In Australia, hot water usage is responsible for a large chunk of the average household electricity bill. We use hot water for showers, dishwashers, washing machines and ordinary taps. To keep that water hot and available, it takes a lot of electricity. So, if there was a way to reduce those costs, most people would certainly jump at the chance.
German company Timo Luekefeld GmbH has just released a new hot water tank that relies on solar power to keep the hot water flowing through homes and apartments across Germany, Austria and Switzerland. While there are solar hot water systems already available, there are a few differences with this new technology.
How does it work?
It is estimated that these new boilers (or hot water cylinders/tanks as they’re known in Australia) can increase self-sufficiency by 5-10%. The system works using two AC heating rods that are powered by excess solar power generated throughout the day. So, if you’ve got solar panels on your roof, you could be doing all of your water heating with excess power that might otherwise go to waste.
The first heating element uses around 2kW of power and users can set the desired temperature via a thermostat. This heating rod only kicks in when the water temperature drops below 50 degrees Celsius. The second heating rod also uses about 2kW of power, but it’s controlled by a timer. Generally, this timer is used to ensure the water is heated up to 70 degrees Celsius between 10am – 2pm, for example, when solar production is at its highest.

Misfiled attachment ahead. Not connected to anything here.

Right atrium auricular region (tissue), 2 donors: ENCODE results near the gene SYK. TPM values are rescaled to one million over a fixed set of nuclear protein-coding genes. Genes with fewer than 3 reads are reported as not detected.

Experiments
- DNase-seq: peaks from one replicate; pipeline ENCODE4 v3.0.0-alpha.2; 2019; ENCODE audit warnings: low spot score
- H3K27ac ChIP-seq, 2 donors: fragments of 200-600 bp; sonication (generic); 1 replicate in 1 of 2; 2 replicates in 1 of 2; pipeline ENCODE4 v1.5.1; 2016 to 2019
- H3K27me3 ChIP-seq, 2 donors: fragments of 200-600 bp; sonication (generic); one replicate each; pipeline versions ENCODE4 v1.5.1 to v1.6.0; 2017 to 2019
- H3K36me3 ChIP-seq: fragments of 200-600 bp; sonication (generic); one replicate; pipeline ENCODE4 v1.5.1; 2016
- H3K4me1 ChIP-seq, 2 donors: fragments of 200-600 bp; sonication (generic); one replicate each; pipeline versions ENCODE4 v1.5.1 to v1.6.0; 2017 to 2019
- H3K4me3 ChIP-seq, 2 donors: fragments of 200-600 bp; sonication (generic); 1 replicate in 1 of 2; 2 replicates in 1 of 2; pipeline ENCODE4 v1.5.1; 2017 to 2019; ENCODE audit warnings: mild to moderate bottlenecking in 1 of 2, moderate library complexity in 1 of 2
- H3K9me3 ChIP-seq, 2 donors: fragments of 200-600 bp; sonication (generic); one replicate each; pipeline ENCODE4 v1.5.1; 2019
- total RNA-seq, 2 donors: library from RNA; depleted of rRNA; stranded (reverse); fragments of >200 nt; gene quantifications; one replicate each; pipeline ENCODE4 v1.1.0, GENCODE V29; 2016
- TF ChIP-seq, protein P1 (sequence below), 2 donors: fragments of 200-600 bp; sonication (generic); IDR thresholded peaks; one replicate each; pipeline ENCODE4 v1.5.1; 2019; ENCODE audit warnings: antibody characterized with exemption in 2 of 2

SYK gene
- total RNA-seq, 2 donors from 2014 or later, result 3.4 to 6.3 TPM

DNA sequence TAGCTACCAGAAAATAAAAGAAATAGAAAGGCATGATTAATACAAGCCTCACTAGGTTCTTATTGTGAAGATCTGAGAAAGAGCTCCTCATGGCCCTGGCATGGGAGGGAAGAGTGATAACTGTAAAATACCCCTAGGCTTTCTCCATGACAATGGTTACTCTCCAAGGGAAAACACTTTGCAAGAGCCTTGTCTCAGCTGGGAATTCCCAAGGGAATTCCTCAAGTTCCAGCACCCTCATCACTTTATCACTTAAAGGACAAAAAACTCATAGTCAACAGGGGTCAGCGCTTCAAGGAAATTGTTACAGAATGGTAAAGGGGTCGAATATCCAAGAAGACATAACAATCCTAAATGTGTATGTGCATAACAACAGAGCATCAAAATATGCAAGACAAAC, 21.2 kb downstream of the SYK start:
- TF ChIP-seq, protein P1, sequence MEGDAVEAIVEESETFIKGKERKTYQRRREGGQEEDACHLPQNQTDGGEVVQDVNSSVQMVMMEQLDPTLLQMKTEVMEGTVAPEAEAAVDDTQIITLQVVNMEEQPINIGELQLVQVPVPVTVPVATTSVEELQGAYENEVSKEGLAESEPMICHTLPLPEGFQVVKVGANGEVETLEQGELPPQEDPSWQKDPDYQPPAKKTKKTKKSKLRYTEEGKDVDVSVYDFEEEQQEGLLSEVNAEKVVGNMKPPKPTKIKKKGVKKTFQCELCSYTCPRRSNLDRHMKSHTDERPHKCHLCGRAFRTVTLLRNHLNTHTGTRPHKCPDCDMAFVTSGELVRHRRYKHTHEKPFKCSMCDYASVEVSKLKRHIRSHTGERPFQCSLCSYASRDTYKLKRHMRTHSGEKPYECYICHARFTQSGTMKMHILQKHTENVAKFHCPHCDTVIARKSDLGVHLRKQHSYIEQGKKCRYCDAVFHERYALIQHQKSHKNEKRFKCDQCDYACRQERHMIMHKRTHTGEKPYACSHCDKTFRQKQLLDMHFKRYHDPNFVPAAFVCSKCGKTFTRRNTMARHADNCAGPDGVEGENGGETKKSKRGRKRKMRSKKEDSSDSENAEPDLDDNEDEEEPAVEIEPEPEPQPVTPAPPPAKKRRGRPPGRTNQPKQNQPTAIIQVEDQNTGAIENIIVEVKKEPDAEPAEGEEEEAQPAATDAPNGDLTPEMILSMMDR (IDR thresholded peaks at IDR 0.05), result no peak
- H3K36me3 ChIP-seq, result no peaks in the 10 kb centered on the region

Because the system relies on excess solar power from your panels, the timing system allows users to heat their water when it’s most practical and cost-effective. The boilers are currently available in 125 litre, 160 litre and 200 litre capacities, so there’s something for every household.
The other benefits
While this could help you slash plenty off your power bill by only heating your water when the electricity is free, Timo Leukefeld GmbH reports a couple of other benefits. For instance, the units are made of sheet steel and coated with enamel inside. They could effectively be installed right in the bathroom if there is enough space. Plus, with smaller amounts of water being used and shorter pipework, the heating of water is more hygienic.